One of the more popular features of a corporate strategic planning process is a stage entitled the SWOT Analysis.
There is hardly a member of the management group, generally speaking, who has not participated in a SWOT session.
But, in case you have so far managed to avoid this exercise, I should clarify that SWOT is an acronym for Strengths, Weaknesses, Opportunities and Threats.
A SWOT Analysis can be an extremely useful device to determine an organization’s current, overall situation. For many firms it is the quintessential first step in the planning process.
When I was first “invited” to participate in corporate planning sessions I must admit that I approached them with all of the enthusiasm I usually reserve for broccoli. As a career salesman, I had elevated the philosophy of “living one day at a time” to a fine art. In fact, there were many days that my “plan du jour” could be instantly altered by such diversions as a bar or a race track.
I was later to recognize that my aversion to planning was rooted in a reluctance to expose myself to any performance auditing. If I didn’t have a plan, I would avoid be accountable.
Simply stated – planning meant establishing a commitment and , in the extreme, it was another performance benchmark. I was having enough trouble just meeting my budgets.
Because I was forced to, I came to understand the benefits of the SWOT Analysis for any firm. It quickly provides an audit of the company’s internal strengths and weaknesses and balances them against the external threats and opportunities that the current competitive marketplace presents.
This provides an understanding of the organization’s resources such as financial, production, technological, management, marketing, creative etc. It is a realistic appraisal of current capacity .
And in each of these categories, and others, the review provides an excellent environment to frankly recognize the corporate weaknesses without creating inter-departmental animosity.
In all areas it is revealing to match performance against the declared corporate mission and vision.
It is surprising how far we can stray from core competencies and objectives.
When you move to the examination of the competitive, economic, financial, technical and political realities that must be considered in developing strategies for future growth and profit, the exercise becomes quite exciting. It has been my experience that this analysis separates the “bitchers and moaners” from the folks with vision and understanding. Usually the people you admire are able to move quickly on to the recognition of opportunities for success not only from the marketplace at large , but also out of many of the threats that exist.
As I sat in on my first few sessions I gradually recognized the dynamics of the group and the process. At last , here was a forum that not only invited frank and open discussion of the firm’s situation but encouraged it. And once acknowledged the weaknesses and threats could be rectified and overcome through proper planning and implementation. It was during these sessions that I gained a new respect for many of the members of the group whose input I had previously regarded with poorly disguised suspicion. And I came to recognize what a poor planner I was in many areas of my life.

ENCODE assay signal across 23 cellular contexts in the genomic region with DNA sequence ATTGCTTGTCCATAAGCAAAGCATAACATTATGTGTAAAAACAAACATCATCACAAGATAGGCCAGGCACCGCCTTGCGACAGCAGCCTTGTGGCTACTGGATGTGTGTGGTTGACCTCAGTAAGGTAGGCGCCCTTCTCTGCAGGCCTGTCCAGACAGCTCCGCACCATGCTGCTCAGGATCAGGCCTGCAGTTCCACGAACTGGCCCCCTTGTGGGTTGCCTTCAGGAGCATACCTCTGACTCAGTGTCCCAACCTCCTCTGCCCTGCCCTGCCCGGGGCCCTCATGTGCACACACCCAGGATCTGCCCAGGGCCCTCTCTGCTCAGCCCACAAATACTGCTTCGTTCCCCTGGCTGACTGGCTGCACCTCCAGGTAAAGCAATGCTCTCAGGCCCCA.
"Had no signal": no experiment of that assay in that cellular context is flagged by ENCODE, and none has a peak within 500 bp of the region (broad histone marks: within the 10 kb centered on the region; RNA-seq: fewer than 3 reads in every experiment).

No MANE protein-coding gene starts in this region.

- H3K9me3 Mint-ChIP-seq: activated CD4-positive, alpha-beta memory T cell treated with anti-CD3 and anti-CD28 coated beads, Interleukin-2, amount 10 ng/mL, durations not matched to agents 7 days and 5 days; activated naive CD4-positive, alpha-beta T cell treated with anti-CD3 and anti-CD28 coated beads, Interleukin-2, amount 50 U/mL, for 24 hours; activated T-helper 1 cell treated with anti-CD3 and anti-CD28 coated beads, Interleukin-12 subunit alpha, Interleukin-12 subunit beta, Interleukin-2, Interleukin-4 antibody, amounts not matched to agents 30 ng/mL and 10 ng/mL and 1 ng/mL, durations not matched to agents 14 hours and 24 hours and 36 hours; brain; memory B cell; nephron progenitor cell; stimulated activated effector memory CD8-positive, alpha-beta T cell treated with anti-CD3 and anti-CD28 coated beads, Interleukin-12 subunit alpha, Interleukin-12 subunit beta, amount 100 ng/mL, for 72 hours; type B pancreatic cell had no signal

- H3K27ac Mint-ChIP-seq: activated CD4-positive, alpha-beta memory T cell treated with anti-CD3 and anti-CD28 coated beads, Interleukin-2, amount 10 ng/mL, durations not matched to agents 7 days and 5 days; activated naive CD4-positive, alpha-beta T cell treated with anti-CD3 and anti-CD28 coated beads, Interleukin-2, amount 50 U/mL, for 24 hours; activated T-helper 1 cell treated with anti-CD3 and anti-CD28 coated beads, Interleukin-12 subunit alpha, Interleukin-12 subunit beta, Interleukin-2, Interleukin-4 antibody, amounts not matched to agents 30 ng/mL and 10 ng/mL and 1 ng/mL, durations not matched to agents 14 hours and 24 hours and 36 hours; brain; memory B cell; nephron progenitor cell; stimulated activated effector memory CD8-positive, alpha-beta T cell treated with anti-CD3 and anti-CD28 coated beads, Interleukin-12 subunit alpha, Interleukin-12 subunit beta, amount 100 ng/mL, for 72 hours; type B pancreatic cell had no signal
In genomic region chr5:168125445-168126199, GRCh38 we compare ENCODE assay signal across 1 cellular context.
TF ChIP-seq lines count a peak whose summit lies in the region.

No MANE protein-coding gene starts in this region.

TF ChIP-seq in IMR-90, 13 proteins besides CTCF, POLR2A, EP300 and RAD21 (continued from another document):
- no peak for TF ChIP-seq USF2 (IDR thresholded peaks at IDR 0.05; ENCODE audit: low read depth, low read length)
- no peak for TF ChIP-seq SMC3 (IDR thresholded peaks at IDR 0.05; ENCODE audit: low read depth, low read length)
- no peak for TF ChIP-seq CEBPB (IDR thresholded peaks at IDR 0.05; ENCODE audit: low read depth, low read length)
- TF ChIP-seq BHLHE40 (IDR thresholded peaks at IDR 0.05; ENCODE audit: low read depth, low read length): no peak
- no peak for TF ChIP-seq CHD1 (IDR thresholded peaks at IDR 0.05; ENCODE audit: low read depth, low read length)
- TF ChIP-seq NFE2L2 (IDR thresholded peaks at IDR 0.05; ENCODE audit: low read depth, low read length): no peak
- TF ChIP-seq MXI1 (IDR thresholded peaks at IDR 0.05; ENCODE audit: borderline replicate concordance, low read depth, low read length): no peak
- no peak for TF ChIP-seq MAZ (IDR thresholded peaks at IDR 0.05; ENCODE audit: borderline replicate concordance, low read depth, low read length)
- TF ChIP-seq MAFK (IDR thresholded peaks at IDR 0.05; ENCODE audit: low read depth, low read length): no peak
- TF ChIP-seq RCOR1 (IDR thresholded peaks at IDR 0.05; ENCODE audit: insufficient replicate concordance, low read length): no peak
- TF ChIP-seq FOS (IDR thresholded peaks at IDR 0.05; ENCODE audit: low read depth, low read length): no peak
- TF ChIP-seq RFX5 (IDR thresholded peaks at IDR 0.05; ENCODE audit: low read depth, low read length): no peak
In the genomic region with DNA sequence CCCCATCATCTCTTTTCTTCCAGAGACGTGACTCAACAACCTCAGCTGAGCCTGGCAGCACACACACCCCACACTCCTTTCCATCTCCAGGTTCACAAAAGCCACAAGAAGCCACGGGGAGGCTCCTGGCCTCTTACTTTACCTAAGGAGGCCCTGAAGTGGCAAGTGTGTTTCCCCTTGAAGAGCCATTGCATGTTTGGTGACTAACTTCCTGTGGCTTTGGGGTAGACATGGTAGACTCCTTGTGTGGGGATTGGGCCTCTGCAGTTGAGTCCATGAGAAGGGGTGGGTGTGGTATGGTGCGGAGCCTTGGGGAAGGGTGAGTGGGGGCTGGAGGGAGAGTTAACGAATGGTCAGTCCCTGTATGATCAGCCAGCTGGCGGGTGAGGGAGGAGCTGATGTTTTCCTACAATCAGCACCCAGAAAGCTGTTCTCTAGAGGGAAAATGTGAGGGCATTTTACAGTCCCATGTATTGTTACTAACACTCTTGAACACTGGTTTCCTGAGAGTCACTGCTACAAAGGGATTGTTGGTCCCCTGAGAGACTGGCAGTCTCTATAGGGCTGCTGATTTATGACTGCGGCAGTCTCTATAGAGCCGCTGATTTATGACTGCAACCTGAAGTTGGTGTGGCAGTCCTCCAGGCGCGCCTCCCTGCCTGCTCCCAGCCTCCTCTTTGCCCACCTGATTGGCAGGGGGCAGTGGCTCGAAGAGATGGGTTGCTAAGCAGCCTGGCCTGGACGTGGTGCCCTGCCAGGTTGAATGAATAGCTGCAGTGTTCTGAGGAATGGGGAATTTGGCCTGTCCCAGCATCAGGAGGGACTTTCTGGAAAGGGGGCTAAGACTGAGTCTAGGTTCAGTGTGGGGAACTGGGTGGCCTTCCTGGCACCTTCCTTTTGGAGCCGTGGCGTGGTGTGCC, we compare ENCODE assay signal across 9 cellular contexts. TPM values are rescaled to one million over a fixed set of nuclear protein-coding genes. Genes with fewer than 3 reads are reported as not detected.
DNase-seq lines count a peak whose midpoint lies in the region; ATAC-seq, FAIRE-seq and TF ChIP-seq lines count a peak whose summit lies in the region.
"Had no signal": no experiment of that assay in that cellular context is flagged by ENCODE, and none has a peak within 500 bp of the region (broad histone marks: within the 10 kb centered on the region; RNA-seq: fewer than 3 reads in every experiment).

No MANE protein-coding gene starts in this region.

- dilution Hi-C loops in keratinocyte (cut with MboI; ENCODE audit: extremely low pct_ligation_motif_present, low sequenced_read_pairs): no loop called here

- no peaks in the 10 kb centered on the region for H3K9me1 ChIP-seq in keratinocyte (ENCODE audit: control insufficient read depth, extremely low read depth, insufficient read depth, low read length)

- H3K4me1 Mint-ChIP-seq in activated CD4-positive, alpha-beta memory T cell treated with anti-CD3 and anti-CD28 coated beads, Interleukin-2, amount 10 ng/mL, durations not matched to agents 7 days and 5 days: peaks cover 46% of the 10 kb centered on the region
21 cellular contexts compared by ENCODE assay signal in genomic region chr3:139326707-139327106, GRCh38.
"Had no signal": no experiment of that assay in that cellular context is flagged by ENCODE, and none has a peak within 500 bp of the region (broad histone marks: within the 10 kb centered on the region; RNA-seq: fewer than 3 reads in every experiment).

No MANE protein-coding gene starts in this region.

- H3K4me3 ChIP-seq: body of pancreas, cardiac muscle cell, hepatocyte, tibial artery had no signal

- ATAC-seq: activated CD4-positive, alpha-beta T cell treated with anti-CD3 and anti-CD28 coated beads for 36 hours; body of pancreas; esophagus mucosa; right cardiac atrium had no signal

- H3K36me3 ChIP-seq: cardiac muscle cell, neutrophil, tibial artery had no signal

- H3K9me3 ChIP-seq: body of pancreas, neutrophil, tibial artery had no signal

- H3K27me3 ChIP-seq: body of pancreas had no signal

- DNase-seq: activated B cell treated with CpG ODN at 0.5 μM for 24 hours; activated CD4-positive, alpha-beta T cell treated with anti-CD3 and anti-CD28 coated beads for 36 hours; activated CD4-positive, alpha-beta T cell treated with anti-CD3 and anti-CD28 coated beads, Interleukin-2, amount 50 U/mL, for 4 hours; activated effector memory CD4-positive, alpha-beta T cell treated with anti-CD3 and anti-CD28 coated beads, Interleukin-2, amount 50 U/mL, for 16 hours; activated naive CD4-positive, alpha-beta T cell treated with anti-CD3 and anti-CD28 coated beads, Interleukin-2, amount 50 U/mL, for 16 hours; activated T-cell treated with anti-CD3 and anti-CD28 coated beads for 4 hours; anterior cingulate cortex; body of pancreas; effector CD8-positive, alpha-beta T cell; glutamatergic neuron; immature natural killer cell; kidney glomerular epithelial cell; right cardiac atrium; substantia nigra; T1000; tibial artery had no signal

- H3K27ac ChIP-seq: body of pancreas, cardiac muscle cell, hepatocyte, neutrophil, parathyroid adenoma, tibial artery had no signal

Now, Lord knows there will always be people who are richer , smarter , better educated and better looking and some are even related to the owner, but the truth is, if we become better planners in all facets of our life, we can level the playing ground.
I am amazed to find myself now doing “management consulting” ( I know if I’m amazed you’re in shock). What is perhaps more surprising is my dedication to “Planning”. I have been further intrigued by the number of business folks that I am dealing with who have never been part of a “formal” planning process.
Mind you, many of them are “planning” but usually without a collegial format such as a SWOT provides.
Frankly, I still believe that too many are prone to confuse strategic planning with nuclear physics Generally speaking it is a practical process which merely requires some limited organization and should not be overburdened with “consultant-speak.”
One of the critical elements that is frequently short changed is the preparation of research and reference material and the review of same by the participants. The other common mistake in planning sessions is to attempt it in an office where interruptions are likely and to simply not set aside sufficient time to let things “cook”.
On a personal level, I would advise everyone to undertake strategic planning for themselves.
I have discovered it to be an extremely useful devices to keep me organized and focused. As a sales person , and as a manager it would be extremely productive for you to examine your performance at least quarterly by doing an SWOT Analysis and fine tune your strategy.
You will be amazed at how more productive you will become.